“Save Room” Delivers What’s Expected as a Resident Evil 4 Inspired Inventory Puzzle Game – Review
Save Room is a Resident Evil 4-inspired inventory management puzzle game that offers what one would expect from it. While engaging, there’s definitely room to grow.
I was provided with a free code for Save Room on the Nintendo Switch for review. The opinions I have shared are my own.
Just a couple of days ago, I talked about Save Room coming to the Nintendo Switch, PS4, PS5, Xbox One, and Xbox X/S this month. As someone who remembers the inventory management system from the iconic Resident Evil 4, I was looking forward to playing a puzzle game following a similar mechanic.
As of writing this, the game offers 40 levels. Of course, the puzzles grow more complex as you progress through the game. The goal is to place every item in a pre-specified inventory space. The items and the inventory space are different at every level.
You begin by placing weapons and ammunition. As you progress, more layers are added to the main puzzle because you will need to combine herbs, ensure your health bar is okay, and reload weapons. Combining herbs, healing yourself, and reloading weapons help lower the number of items you have to place in the inventory space. Not only that but certain ammunition can be stacked, reminiscent of the RE games, to save more space.
The items can be rotated to help you figure out the proper placement. If you mess up, you can always restart a level to try again. Also, you can’t jump ahead as levels are unlocked as you complete them in numerical order.
The visuals are similar to the RE games. There’s even a voice saying ‘Save Room’ when you start the game, which brought back memories from my days playing the older RE games.
I had fun solving the puzzles. And yes, a couple of them made me really think. Also, I’m not sure if I couldn’t find it, but as far as I could tell, there’s no proper tutorial. You just have to figure things out yourself, which adds to the puzzle-solving aspect. For example, not combining all of the herbs together to heal my health bar left me with a couple of herbs I couldn’t fit in the inventory space. So, I had to restart the level.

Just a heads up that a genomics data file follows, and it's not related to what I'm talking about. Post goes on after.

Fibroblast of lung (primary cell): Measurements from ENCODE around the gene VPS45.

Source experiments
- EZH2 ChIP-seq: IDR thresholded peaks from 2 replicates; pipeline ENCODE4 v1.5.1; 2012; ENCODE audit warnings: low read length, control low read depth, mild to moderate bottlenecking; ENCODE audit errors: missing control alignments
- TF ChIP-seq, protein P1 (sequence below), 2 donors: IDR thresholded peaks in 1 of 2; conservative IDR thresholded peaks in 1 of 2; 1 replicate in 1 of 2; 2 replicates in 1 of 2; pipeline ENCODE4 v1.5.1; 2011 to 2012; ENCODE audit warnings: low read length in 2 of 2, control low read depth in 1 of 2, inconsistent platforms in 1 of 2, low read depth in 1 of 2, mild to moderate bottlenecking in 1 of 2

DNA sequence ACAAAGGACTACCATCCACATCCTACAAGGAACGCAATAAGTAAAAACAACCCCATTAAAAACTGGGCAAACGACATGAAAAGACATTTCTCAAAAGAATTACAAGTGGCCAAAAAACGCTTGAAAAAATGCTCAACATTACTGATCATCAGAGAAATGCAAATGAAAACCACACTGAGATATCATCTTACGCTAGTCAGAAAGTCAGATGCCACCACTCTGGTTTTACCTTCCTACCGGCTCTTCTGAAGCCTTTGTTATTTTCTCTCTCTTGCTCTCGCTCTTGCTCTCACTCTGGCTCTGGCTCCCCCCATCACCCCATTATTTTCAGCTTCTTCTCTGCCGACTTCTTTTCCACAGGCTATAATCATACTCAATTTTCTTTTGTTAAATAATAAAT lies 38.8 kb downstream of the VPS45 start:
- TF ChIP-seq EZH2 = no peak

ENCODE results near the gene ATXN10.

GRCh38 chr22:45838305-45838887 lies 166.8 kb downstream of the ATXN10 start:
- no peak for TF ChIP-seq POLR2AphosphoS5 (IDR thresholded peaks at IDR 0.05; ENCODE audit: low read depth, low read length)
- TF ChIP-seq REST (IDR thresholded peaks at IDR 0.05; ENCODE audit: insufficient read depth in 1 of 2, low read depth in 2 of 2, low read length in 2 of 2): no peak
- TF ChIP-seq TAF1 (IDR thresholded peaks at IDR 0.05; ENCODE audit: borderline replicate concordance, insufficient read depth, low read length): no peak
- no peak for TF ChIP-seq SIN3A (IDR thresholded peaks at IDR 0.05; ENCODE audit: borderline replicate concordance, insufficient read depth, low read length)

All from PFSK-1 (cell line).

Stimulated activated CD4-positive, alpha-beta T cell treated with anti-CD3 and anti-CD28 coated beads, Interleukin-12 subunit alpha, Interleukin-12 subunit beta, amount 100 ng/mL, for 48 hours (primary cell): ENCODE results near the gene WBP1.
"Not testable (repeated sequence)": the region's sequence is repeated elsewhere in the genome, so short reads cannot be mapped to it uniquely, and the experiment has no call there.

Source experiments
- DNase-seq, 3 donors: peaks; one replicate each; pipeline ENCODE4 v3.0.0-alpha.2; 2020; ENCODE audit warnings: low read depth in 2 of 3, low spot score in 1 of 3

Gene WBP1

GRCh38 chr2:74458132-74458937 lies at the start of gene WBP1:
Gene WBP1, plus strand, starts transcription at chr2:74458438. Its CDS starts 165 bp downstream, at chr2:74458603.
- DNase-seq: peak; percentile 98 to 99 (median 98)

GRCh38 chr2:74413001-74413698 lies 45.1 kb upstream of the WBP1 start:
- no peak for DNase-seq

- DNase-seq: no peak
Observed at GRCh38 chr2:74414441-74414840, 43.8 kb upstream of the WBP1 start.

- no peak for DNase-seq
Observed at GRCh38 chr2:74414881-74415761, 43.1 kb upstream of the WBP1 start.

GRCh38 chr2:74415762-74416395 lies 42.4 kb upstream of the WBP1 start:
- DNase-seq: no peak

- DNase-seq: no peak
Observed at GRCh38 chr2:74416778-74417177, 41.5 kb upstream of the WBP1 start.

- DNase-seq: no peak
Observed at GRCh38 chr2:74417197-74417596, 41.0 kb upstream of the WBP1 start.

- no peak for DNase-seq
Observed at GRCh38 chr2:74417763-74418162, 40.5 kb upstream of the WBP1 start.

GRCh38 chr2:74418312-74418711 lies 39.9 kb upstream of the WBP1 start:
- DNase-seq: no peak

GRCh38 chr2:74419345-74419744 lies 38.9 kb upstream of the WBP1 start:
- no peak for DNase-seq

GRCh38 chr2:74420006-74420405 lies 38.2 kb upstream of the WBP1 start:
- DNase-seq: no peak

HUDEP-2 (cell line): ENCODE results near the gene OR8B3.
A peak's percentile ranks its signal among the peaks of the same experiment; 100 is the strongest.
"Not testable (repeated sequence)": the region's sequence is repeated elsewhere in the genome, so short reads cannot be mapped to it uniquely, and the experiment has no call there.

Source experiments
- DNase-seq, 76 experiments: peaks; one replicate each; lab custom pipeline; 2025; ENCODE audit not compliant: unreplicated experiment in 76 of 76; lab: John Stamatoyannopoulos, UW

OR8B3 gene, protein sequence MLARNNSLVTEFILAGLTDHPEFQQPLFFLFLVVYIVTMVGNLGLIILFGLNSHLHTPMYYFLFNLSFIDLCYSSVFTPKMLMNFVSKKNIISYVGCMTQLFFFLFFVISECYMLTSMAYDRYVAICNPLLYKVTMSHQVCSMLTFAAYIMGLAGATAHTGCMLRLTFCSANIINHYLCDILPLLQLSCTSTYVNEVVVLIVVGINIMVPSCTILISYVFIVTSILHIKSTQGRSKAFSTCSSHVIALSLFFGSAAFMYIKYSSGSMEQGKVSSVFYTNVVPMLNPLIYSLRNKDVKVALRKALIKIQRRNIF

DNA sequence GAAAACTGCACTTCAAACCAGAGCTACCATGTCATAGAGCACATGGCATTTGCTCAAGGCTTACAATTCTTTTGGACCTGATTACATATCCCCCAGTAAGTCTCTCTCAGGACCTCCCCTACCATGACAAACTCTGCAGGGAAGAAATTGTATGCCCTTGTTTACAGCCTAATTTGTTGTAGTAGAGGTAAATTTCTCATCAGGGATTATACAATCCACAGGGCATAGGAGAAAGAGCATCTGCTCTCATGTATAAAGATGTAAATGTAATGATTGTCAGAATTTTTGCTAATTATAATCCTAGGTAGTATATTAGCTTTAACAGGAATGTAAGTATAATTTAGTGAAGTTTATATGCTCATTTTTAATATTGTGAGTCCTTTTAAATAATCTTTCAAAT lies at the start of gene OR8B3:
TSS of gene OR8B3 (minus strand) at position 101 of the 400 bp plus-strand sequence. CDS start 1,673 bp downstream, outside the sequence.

Save Room offers what one would expect from such a game. You get the visuals, the inventory system, and the nostalgia from Resident Evil 4. For that, the development team gets points from me.
There are certain nitpicks I would like to share. I do feel that the gameplay mechanic could have been streamlined. Using the controls on my Nintendo Switch to move the items where I wanted to was slow. You can press a button to quickly jump between the inventory space and the item space. However, the overall experience was still not as smooth as I would have liked. In my opinion, players should be able to use the Nintendo Switch’s touchscreen to move items around instead of completely relying on the controls.
And while the team offered variety when it came to the items that needed to be placed, I think more engagement could have been featured through some kind of character voice work. Resident Evil 4 is known for the mysterious Weapons Merchant and his quotes. I would have liked to hear the voice of a similar character encouraging the player or voicing disappointment when the puzzle couldn’t be solved.
Having said that, again, Save Room gives you what was advertised. Nothing more. Nothing less.
I do feel there’s room for growth. Let’s see if the creative team comes back with updates including gameplay improvements and more levels.
Also, I have a tip to share for those interested in playing this game. Try not to force yourself to solve all 40 levels in one go. Due to the repetitive nature of the game (it is an inventory management Tetris-style title, after all), I suggest only completing a few puzzles a day to keep frustrations at bay.
From Ratalaika Games and Fractal Projects, Save Room will be available to buy on the NS, PS4, PS5, Xbox One, and Xbox X/S come November 11, 2022.
Have you played the PC version?
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Farid has a Double Masters in Psychology and Biotechnology as well as an M.Phil in Molecular Genetics. He is the author of numerous books including Missing in Somerville, and The Game Master of Somerville. He gives us insight into comics, books, TV shows, anime/manga, video games, and movies.
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